It is necessary to mention the results of clinical study conducted by Deda H. et al. in which autologous bone marrow-derived stem cells(BMSCs) were used for the treatment of patients with ALS. Thirteen patients with sporadic amyotrophic lateral sclerosis were recruited. All of them were treated by BMSCs. The follow-up period was 1 year. After stem cells treatment the patients had better functional status compared with their condition before therapy. It is necessary to notice that reinnervation was confirmed by electro neuromyography[10].

In 2012 Prabhakar S. et al. reported the results of an open-label pilot study in which autologous BMSCs were injected in patients with ALS. There were ten patients. The follow-up period was 12 months. It was noticed that patients receiving stem cells tended to maintain their functional status in 3 months after treatment. There was no significant deterioration in the ALS-Functional Rating Scale score from baseline at the end of follow-up period. Also, no significant adverse events were reported[11].

The results of long-term monitoring (up to 9 years) of nineteen ALS patients who received autologous MSCs were published recently by Mazzini L. et al. All patients were treated with autologous bone marrow derived MSCs. The stem cells therapy was tolerated well by all patients. The patients were monitored during long period until death. Every 3 months clinical, psychological and neuroradiologic assessments were conducted. A slowing of the disease progression over a long period was observed. Also, there was no deterioration in psychosocial status in all patients. The greatest value of this clinical trial is the neuroradiologic demonstration the lack of tumor formation or abnormal cell growth. During the entire follow-up period the MRI didn’t show any evidence of new tissue formation. The obtained data has demonstrated the safety and feasibility of autologous MSC therapy in patients with ALS[12].

In conclusion, as established by various clinical trials using of autologous stem cells in ALS patients was safe. Also, available data show that stem cells therapy leads to a slowing of disease progression as well as gives meaningful survival benefits for ALS patients.

References

  1. Logroscino G., Traynor B.J., Hardiman O. et al. Incidence of amyotrophic lateral sclerosis in Europe. J Neurol Neurosurg Psychiatry. 2010; 81:385-390.
  2. Logroscino G., Traynor B.J., Hardiman O. et al. Descriptive epidemiology of amyotrophic lateral sclerosis: new evidence and unsolved issues. J Neurol Neurosurg Psychiatry,2008; 79:6-11.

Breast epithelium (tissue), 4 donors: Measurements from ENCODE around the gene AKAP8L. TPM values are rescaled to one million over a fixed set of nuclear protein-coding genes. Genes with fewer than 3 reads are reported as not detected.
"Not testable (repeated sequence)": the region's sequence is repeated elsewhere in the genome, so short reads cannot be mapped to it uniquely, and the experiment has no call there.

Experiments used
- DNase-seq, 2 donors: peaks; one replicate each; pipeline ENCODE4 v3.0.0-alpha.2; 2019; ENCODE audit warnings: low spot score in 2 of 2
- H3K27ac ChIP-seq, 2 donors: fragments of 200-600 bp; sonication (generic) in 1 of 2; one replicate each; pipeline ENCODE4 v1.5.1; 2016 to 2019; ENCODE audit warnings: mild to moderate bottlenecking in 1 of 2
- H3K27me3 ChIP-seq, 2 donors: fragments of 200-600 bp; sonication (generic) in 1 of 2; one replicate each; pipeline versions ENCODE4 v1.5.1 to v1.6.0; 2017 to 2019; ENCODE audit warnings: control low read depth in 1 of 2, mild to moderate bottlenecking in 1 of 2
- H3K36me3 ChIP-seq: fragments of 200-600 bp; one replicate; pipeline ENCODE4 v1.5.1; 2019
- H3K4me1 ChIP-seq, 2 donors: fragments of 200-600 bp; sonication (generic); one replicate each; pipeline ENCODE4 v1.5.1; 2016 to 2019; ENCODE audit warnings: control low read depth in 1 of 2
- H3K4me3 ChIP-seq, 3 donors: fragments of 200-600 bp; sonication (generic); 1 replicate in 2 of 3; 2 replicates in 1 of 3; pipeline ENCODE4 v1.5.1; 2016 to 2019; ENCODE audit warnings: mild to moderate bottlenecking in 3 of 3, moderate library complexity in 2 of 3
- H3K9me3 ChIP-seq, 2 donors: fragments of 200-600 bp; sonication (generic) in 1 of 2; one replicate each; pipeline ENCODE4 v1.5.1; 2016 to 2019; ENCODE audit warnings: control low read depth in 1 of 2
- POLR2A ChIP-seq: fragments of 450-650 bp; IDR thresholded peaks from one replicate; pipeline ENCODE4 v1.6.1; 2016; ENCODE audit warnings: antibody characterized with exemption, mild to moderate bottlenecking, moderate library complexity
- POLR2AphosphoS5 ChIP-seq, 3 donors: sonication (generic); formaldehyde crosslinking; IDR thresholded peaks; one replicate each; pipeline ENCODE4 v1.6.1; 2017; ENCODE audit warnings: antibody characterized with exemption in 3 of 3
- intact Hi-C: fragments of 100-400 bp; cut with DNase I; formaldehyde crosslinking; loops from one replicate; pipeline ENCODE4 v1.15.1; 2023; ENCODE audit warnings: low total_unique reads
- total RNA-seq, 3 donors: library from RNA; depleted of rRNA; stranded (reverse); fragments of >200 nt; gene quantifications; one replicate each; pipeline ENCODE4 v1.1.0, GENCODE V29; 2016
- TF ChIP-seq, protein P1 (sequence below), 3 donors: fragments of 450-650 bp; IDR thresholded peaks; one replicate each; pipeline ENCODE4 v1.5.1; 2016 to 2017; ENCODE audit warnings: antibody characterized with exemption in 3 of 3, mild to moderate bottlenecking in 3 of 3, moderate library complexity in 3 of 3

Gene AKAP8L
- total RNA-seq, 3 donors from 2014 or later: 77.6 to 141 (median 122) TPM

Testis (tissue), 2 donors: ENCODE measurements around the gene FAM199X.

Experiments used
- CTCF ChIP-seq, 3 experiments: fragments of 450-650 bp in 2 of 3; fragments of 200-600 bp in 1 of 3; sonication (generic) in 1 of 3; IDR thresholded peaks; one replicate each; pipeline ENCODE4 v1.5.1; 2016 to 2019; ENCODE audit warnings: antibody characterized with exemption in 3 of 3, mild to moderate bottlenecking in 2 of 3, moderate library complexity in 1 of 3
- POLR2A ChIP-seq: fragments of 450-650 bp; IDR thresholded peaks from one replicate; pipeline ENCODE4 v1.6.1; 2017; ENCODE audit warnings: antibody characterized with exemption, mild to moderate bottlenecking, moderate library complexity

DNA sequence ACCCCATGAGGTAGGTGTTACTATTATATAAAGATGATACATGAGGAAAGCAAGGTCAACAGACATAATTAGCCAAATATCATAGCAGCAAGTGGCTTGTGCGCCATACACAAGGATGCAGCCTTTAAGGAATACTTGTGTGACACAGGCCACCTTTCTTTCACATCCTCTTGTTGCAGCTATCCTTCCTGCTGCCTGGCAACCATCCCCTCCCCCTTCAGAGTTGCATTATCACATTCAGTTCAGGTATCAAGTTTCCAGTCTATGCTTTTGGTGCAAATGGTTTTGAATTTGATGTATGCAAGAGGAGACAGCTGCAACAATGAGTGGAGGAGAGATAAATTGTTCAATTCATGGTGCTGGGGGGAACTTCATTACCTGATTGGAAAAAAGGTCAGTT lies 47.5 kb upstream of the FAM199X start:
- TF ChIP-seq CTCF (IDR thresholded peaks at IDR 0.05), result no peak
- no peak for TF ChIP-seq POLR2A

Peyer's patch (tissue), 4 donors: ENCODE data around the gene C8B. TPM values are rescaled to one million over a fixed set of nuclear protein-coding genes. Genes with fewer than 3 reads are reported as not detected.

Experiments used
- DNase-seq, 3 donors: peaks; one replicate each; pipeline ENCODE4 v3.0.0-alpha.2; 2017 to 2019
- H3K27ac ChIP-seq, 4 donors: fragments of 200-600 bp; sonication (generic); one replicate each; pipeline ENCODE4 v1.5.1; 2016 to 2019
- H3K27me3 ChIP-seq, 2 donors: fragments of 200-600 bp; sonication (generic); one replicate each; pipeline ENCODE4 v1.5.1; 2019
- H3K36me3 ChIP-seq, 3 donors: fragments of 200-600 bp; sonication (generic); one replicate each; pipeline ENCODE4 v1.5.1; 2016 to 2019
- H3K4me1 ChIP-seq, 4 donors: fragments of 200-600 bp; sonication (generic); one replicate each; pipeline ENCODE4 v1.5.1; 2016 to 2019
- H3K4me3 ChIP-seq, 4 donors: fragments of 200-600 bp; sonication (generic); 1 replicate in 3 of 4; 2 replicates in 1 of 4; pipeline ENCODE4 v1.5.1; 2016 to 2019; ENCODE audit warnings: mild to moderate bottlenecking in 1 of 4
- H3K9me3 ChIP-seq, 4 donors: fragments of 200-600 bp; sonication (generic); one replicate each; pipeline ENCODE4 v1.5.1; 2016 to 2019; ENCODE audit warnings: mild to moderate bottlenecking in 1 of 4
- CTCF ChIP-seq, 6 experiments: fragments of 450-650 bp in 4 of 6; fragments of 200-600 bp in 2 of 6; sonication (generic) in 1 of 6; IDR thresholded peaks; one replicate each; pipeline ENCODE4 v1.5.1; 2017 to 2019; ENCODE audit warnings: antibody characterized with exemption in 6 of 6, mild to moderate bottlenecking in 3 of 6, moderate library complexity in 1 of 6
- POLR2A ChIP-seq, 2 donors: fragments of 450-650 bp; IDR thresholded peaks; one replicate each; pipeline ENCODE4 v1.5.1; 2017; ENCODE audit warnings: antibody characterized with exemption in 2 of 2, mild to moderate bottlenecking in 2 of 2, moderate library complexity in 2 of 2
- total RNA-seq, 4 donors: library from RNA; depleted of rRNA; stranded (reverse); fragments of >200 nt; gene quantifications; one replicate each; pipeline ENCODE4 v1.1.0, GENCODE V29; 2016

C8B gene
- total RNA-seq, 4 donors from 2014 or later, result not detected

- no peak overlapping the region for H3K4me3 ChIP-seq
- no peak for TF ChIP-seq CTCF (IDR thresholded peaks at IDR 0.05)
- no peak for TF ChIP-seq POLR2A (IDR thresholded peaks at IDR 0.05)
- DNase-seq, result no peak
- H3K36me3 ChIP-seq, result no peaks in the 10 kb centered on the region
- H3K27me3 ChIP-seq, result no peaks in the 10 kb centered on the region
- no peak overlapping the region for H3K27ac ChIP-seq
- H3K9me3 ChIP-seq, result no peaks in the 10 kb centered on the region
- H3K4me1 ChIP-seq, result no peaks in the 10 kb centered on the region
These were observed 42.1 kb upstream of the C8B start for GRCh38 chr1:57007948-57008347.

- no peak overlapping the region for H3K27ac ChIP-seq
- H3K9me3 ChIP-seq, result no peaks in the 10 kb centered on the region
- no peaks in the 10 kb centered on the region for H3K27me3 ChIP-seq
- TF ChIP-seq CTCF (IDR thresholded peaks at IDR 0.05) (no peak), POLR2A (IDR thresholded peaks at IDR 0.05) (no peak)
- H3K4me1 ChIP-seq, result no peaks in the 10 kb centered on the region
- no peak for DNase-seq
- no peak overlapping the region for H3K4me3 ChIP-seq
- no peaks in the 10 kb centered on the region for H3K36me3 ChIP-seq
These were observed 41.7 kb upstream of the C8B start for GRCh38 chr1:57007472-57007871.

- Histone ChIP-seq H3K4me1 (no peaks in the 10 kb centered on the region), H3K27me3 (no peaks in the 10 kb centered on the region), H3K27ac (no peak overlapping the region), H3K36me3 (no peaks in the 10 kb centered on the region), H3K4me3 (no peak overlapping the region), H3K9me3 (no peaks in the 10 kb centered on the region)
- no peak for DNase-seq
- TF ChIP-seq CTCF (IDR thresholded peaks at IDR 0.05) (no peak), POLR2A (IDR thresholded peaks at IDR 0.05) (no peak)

3. Vucic S, Kiernan MC. Pathophysiology of neurodegeneration in familial amyotrophic lateral sclerosis. Curr Mol Med 2009; 9:255–272. [PubMed: 19355908]
  4. Crigler L, Robey RC, Asawachaicharn A, et al. Human mesenchymal stem cell subpopulations express a variety of neuroregulatory molecules and promote neuronal cell survival and neuritogenesis. Exp Neurol 2006;198:54–64. [PubMed: 16336965]
  5. Mazzini L., Fagioli F., Boccaletti R. et al. Stem cell therapy in amyotrophic lateral sclerosis: a methodological approach in humans. Amyotroph. Lateral Scler. Other Mot. Neuron. Disord. 2003; 4 (3), 158–161.
  6. Mazzini L., Mareschi K., Ferrero I et al. Autologous mesenchymal stem cells: clinical applications in amyotrophic lateral sclerosis. Neurol. Res. 2006; 28 (5), 523–526.
  7. Mazzini L., Mareschi K., Ferrero I. et al. Stem cell treatment in amyotrophic lateral sclerosis. J. Neurol. Sci.2008; 15; 265 (1-2), 78–83.
  8. Mazzini L., Ferrero I., Luparello V. et al. Mesenchymal stem cell transplantation in amyotrophic lateral sclerosis: A Phase I clinical trial. Exp Neurol. 2010 May;223(1):229-37. doi:10.1016/j.expneurol.2009.08.007. Epub 2009 Aug 13.
  9. Karussis D., Karageorgiou C., Vaknin-Dembinsky A. et al. Safety and immunological effects of mesenchymal stem cell transplantation in patients with multiple sclerosis and amyotrophic lateral sclerosis. Arch Neurol. 2010 Oct;67(10):1187-94. doi: 10.1001/archneurol.2010.248.
  10. Deda H., Inci M.C., Kürekçi A.E.et al.Treatment of amyotrophic lateral sclerosis patients by autologous bone marrow-derived hematopoietic stem cell transplantation: a 1-year follow-up. Cytotherapy. 2009;11(1):18-25. doi: 10.1080/14653240802549470.
  11. Prabhakar S., Marwaha N., Lal V. et al. Autologous bone marrow-derived stem cells in amyotrophic lateral sclerosis: a pilot study. Neurol India. 2012 Sep-Oct;60(5):465-9. doi: 10.4103/0028-3886.103185.
  12. Mazzini L, Mareschi K, Ferrero I et al. Mesenchymal stromal cell transplantation in amyotrophic lateral sclerosis: a long-term safety study. Cytotherapy 2012; 14(1), 56–60.